MacKINLEY KANTOR “Gun Crazy.” Short story. First published in The Saturday Evening Post, February 3, 1940. Collected in Author’s Choice (Coward McCann, 1944). Reprinted in Best American Noir of the Century, edited by James Ellroy & Otto Penzler (Houghton Mifflin Harcourt, 2010). Film: United Artists, 1950, with Peggy Cummins & John Dall; directed by Joseph H. Lewis.

   Every fan of film noir, even if they’ve haven’t managed to see the movie based on this short story by Pulitzer Prize winning novelist MacKinley Kantor, is certainly well aware of it. Not many films of its genre have, after all, been selected for preservation in the United States National Film Registry by the Library of Congress. The short story itself? Not so many have even heard of it.

   The story follows its main protagonist, Nelson Tare, from the time he and his family move into the small town of Elm City. He was very young at the time, still talking baby talk. When the narrator of the story, about the same age as Nelly at the time, asks him if he wants to play, his answer is “Dot any duns?”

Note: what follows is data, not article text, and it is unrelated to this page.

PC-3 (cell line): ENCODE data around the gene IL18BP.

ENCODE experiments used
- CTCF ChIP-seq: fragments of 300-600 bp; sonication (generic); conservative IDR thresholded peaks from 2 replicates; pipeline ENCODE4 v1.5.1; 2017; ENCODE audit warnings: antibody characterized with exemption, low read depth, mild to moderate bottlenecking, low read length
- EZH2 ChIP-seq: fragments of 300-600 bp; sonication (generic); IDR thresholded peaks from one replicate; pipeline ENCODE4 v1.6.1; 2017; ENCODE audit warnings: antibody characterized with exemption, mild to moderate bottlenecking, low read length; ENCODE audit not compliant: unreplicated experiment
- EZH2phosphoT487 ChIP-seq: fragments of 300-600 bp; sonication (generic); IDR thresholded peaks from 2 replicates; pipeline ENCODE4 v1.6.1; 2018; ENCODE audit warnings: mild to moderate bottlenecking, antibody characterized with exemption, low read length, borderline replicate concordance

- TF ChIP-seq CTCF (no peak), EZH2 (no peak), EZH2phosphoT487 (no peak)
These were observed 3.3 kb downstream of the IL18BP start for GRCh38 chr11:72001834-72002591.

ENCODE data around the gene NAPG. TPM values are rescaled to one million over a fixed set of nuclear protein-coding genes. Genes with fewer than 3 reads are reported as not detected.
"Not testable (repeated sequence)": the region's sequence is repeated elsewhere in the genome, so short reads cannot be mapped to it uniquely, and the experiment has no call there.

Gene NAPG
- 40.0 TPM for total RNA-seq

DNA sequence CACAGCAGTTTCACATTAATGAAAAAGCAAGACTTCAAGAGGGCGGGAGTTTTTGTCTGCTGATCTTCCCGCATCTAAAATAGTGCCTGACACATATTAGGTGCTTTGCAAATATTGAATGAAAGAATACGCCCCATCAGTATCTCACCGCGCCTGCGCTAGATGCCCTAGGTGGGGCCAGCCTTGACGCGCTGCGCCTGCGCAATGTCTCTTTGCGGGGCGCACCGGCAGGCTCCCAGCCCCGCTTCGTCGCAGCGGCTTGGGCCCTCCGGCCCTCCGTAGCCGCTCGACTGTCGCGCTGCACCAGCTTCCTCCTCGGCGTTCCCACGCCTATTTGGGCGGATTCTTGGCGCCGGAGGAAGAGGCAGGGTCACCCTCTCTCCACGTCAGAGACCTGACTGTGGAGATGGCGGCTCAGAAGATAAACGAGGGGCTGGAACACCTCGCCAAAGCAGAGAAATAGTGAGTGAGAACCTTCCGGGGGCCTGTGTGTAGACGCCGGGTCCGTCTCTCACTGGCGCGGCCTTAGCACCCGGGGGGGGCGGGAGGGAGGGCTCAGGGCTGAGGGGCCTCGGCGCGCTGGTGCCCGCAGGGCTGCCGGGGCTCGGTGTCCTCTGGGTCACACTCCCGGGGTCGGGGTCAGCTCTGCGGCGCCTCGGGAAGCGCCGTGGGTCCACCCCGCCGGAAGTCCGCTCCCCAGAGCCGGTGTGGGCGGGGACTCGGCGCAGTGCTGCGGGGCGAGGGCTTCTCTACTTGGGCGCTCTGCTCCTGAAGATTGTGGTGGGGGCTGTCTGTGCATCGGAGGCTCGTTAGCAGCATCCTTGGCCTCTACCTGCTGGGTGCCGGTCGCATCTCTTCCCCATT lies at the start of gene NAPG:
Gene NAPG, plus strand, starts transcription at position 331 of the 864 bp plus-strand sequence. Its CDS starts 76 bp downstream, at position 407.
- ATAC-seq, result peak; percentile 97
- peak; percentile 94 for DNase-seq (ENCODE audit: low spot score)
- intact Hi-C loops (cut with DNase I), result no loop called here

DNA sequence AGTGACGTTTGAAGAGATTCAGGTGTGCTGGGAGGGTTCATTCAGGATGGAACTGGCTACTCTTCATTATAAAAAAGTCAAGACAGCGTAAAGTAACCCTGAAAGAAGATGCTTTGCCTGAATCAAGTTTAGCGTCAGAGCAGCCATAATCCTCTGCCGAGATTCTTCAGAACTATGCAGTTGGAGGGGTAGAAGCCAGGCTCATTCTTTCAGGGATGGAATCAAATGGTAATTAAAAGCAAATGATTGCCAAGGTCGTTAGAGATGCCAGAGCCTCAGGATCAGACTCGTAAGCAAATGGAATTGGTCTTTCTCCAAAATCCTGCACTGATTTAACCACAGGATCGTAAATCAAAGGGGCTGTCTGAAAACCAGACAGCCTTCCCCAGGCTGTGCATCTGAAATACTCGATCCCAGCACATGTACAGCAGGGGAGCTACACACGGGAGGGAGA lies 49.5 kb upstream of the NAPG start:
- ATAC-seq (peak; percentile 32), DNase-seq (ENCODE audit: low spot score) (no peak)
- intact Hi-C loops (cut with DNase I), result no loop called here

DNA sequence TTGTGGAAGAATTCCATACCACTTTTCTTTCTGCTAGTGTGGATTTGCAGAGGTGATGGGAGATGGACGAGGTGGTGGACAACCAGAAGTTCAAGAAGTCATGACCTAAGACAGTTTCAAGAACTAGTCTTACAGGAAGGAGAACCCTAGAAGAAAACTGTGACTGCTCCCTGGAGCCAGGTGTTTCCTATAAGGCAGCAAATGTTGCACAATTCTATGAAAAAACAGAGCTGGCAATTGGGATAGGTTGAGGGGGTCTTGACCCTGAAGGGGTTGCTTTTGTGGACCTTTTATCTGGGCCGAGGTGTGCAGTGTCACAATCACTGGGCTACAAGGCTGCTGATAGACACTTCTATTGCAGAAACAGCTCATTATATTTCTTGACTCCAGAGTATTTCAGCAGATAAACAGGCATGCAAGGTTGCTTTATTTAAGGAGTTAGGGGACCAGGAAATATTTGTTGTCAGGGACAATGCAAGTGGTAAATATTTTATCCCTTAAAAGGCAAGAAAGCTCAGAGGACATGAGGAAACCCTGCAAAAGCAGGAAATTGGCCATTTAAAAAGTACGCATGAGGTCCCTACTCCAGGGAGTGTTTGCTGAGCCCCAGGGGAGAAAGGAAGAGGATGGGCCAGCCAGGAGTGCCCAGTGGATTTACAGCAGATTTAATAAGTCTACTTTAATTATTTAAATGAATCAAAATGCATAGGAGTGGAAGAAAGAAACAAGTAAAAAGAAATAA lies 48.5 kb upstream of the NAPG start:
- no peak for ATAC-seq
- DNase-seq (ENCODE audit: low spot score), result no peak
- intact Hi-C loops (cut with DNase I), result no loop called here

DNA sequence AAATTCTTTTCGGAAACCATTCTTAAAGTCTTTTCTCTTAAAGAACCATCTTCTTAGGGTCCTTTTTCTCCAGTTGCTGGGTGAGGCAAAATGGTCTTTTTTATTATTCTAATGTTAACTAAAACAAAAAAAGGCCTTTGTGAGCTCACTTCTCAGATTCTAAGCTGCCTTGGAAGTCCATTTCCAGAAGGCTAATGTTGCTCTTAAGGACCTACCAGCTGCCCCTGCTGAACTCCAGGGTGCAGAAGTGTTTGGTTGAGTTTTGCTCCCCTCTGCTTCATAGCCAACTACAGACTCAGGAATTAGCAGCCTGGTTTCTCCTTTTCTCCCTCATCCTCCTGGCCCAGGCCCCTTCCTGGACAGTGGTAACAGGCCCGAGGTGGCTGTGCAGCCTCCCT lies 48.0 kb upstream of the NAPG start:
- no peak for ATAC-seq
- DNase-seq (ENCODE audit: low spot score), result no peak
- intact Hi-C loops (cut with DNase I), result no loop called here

Translation: “Have you got any guns?”

   The young kid is obsessed with guns, all through life. The story veers from the movie — or maybe that should be the other way around — in that in the movie both he and his female partner in robbing banks and other crimes (sharpshooting Antoinette McReady, aka Ruth Riley in the story) are the primary focus of the film, while in MacKinley Kantor’s version, her role is restricted to just over a couple of pages.

   That doesn’t stop the story from being one of the darker tales I can imagine ever published in the family-oriented Saturday Evening Post. You can’t read this one without sitting on the edge of your seat the entire time it takes to read it. I always thought that was an overused cliché, but this is one time I found it to be true.